Theo_musher said...

Well, on further reflection here is what i think, Jeff.

If someone wants to "save civilization" I think that would involve some type of hierarchy and dependence. Those things would have to be factored in. Because there can be no civilization without that.

But why should that be a goal? Mybe that's not the most worthy goal.

Its just hard right now. There is so much dispair. Because people want to make some kind of contribution, but it looks like any contribution one could make will be in vain. People need to have faith in a system to perpetuate the system.

Maybe being mainly concerned with one self and ones family is a better goal, but if everyone simply concerned themselves with that, there would be no complex society, no civilization. None of the negative things but also none positive things within it.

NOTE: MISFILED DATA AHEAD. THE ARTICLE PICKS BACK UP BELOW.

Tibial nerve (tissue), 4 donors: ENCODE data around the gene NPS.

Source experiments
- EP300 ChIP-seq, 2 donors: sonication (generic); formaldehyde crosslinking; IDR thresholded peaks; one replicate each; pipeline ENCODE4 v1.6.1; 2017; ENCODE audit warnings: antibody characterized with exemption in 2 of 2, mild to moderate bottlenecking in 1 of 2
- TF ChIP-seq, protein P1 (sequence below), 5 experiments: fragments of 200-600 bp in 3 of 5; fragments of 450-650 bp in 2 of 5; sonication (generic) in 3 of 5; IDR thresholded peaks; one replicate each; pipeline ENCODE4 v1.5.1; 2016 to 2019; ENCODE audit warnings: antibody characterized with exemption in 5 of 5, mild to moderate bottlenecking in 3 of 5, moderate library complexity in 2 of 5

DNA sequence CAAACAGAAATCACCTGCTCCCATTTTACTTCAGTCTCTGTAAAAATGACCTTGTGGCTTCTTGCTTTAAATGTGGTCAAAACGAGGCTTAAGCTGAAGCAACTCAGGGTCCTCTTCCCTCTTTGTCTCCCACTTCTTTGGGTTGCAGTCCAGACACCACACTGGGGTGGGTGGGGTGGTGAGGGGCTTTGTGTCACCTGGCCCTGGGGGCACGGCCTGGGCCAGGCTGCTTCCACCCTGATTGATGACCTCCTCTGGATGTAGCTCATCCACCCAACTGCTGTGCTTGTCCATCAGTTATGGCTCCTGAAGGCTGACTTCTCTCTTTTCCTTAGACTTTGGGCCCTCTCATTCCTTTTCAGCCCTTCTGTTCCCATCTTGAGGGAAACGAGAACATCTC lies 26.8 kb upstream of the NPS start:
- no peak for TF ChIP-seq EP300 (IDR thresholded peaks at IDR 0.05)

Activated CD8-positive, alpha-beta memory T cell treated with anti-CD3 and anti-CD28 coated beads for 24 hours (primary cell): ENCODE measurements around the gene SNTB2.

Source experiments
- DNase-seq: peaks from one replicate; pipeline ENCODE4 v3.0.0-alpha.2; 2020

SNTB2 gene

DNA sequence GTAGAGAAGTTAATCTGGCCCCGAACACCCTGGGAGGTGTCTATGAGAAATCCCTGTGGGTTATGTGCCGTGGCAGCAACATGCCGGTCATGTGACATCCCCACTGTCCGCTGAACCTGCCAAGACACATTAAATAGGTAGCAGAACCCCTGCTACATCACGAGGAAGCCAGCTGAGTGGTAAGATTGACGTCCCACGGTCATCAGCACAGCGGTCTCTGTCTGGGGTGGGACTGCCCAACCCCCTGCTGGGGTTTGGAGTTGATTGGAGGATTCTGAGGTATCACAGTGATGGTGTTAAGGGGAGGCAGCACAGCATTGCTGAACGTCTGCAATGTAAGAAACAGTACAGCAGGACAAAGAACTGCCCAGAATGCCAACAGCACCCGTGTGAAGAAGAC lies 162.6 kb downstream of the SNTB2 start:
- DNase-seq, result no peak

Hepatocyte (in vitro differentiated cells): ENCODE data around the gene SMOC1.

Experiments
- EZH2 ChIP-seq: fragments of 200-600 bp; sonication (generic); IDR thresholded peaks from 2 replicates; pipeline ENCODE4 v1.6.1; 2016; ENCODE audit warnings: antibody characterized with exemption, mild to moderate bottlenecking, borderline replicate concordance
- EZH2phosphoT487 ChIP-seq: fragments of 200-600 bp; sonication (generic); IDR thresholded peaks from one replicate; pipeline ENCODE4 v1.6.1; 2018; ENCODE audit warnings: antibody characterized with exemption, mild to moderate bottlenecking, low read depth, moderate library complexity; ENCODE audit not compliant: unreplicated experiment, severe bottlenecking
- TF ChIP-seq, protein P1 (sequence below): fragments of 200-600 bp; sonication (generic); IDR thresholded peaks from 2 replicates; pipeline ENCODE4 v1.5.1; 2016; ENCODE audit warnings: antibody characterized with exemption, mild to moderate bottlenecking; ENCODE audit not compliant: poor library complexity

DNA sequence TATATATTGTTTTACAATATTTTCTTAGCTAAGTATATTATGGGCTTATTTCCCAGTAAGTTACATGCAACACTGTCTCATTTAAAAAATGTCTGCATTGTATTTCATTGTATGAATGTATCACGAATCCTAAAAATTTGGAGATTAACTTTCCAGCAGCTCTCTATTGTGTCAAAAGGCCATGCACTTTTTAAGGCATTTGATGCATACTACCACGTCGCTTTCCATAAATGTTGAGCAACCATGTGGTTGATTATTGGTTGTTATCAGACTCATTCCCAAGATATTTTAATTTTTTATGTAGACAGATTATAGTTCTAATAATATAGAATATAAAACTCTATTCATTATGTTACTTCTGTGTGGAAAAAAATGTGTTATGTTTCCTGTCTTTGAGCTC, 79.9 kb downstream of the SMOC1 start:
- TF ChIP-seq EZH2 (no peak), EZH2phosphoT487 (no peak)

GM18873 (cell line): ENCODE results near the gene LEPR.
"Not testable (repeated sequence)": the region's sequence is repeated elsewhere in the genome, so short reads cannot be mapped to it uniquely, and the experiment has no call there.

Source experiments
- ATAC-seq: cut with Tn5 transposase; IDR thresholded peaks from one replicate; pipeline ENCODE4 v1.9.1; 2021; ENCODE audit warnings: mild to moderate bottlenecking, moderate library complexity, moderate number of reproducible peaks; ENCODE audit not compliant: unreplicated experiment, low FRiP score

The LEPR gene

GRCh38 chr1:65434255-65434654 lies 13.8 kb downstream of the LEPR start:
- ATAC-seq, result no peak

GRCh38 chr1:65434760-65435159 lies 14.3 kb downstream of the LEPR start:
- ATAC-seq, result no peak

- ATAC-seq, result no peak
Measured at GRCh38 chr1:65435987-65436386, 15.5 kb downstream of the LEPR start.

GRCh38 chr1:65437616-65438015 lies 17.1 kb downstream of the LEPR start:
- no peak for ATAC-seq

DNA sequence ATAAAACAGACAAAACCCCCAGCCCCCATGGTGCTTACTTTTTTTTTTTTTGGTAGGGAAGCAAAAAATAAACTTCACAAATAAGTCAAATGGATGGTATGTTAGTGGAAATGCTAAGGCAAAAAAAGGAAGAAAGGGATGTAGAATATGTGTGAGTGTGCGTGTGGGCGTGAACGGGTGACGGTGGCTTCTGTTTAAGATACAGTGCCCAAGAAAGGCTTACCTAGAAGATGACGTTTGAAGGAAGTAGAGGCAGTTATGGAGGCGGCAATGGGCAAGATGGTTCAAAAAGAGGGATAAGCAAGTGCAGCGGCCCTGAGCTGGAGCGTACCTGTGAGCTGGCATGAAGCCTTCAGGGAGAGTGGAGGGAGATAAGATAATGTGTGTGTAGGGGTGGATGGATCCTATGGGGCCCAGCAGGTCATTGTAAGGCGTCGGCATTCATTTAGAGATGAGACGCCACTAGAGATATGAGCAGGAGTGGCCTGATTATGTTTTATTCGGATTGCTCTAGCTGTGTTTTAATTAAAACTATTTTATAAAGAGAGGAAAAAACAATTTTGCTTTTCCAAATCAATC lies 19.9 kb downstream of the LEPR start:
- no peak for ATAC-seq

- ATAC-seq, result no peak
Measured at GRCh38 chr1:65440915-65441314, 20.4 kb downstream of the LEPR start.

We know this because these tribal groups everyone points to that lived in rhizome like societies and in harmony with the environment had no advanced culture, like alphabets for example.

So if you like literature, science things like that, that require advanced culture and linear time to perpetuate, you'd be out of luck. Everything would become localized and eventually alienated beyond ones immediate kindred and environment.

Few people seem to be able to see this. Everyone seems to think we can have global communication systems and advanced learning, world travel, etc. with everyone living in little independant self sufficient tribal communites.

If that was the case then why have 99% of people living in that wat been forced to give way to civilization?